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Coronavirus: What's happening in Canada and around the world on Feb. 9

As several provinces move forward on lifting proof-of-vaccination programs and mandatory masking, others say, it's not time yet.

Ontario says it's not yet time to lift vaccine or masking mandates in the province

A woman has her COVID-19 QR code scanned by the manager of a Montreal fitness centre in September 2021. (Graham Hughes/The Canadian Press)

The latest:

Many provinces indicated Wednesday they would not rush to follow the lead of Alberta and Saskatchewan by quickly dropping COVID-19 vaccination passports and indoor mask requirements.

"Just because one province is doing something doesn't mean we're necessarily going to do that," said Dr. Jazz Atwal, Manitoba's deputy chief public health officer.

Manitoba is hoping to lift all restrictions by spring, but Atwal said the plan will be dictated by science — not the decisions of other jurisdictions or demands from protesters.

Easing public health orders in Ontario will also be done with caution and only when it's safe to do so, said Health Minister Christine Elliott. She added that proof of vaccination and masks will be required for some time.

"We have no plans currently to drop the passport vaccination situation or masking. We believe that masking is going to be important for some time to come," Elliott said at a news conference in Kitchener, Ont., adding that the province is following advice from the chief medical officer and other expert advisers.

"We are not in the clear yet," Elliott said.

WATCH | 'We believe that masking is going to be important for some time to come,' Ontario's health minister says:

Ontario not dropping vaccine passport or masking for now, says minister

8 months ago
Duration 1:26
Ontario Health Minister Christine Elliott says the province is sticking to a cautious path toward loosening public health restrictions because of the spread of highly transmissible coronavirus variants.

Ontario is tracking on a best-case projection, she said, after gradually lifting some restrictions on businesses and social gatherings late last month. The number of COVID-19 patients in hospitals Wednesday was down 195 from Tuesday to 2,059.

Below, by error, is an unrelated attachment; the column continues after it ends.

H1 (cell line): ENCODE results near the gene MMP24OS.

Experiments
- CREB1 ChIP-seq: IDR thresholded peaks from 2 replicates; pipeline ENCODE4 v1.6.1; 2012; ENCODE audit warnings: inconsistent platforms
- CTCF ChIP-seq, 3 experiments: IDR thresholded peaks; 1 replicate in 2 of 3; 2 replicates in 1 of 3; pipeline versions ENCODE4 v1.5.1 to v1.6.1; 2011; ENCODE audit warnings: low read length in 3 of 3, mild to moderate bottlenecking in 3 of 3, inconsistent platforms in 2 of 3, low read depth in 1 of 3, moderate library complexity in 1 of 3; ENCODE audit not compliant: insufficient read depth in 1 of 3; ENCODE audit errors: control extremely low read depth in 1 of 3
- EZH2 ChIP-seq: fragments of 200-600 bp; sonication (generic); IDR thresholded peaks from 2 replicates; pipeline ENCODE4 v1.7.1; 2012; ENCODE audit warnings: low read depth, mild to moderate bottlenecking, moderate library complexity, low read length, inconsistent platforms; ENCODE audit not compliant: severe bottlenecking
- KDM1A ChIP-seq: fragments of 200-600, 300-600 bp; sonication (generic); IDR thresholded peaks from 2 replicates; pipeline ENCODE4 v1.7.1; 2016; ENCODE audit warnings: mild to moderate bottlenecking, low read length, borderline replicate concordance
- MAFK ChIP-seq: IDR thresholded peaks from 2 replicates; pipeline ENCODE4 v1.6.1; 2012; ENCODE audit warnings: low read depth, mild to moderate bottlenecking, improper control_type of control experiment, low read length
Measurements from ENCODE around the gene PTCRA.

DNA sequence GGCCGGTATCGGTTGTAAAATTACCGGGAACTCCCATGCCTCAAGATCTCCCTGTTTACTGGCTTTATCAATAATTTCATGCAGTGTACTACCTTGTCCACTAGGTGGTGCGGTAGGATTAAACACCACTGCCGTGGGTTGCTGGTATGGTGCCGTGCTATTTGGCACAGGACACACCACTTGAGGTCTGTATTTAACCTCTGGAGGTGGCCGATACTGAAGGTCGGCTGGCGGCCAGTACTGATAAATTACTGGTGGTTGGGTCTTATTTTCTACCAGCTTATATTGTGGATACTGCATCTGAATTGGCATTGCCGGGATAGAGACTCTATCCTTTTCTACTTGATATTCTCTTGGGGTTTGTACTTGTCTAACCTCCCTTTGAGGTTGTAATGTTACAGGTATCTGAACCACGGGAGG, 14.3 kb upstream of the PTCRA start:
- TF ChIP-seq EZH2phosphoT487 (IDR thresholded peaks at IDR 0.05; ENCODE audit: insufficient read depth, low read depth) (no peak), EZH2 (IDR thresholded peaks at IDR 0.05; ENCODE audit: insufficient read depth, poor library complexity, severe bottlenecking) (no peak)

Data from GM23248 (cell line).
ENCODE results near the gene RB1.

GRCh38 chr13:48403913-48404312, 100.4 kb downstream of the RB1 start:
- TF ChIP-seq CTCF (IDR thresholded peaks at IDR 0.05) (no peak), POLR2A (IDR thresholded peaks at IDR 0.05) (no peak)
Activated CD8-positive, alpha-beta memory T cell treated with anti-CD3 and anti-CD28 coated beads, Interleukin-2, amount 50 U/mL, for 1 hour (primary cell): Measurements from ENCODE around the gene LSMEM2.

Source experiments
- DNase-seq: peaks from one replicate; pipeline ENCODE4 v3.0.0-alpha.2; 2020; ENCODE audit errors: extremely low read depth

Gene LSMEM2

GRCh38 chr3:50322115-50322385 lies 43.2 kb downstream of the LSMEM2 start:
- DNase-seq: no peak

Saskatchewan and Alberta announced Tuesday their intentions to get rid of vaccination passports, mandatory masks and nearly all other COVID-19 rules in the coming weeks.

The proof-of-vaccination requirement, known in Alberta as the restriction exemption program, and capacity limits at most venues ended Wednesday. And starting Monday, masks will no longer be mandatory in all settings for children under 12 and for all students in schools.

Saskatchewan plans to scrap its vaccine passport policy on Monday and end nearly all public health orders, including indoor mask mandates, by the end of the month.

Dr. Theresa Tam, Canada's chief public health officer, has said hospitals across the country remain heavily strained. "We're not out of the woods," Tam said on social media Tuesday.

Saskatchewan infectious diseases specialist Dr. Alexander Wong echoed that thought, saying it's too soon to end proof-of-vaccination measures.

"A lot of these decision feel, at least to me and for many health-care workers in our province, like it's just been a real rush."

WATCH | Dr. Wong says vaccine mandates are the best way to boost immunization rates

Sask. doctor says lifting proof-of-vaccine measure too rushed

8 months ago
Duration 4:51
The decision to end proof-of-vaccination in Saskatchewan is coming too soon, says Dr. Alexander Wong, an infectious diseases specialist in Regina. He suggested it is more likely due to political pressure.

Health officials across the country, saying it's time to learn to live with COVID-19, have been announcing gradual reopening strategies.

"You're tired. We are too. Everyone is tired of COVID," Nova Scotia Premier Tim Houston said Wednesday. "But COVID has proven to be a formidable opponent."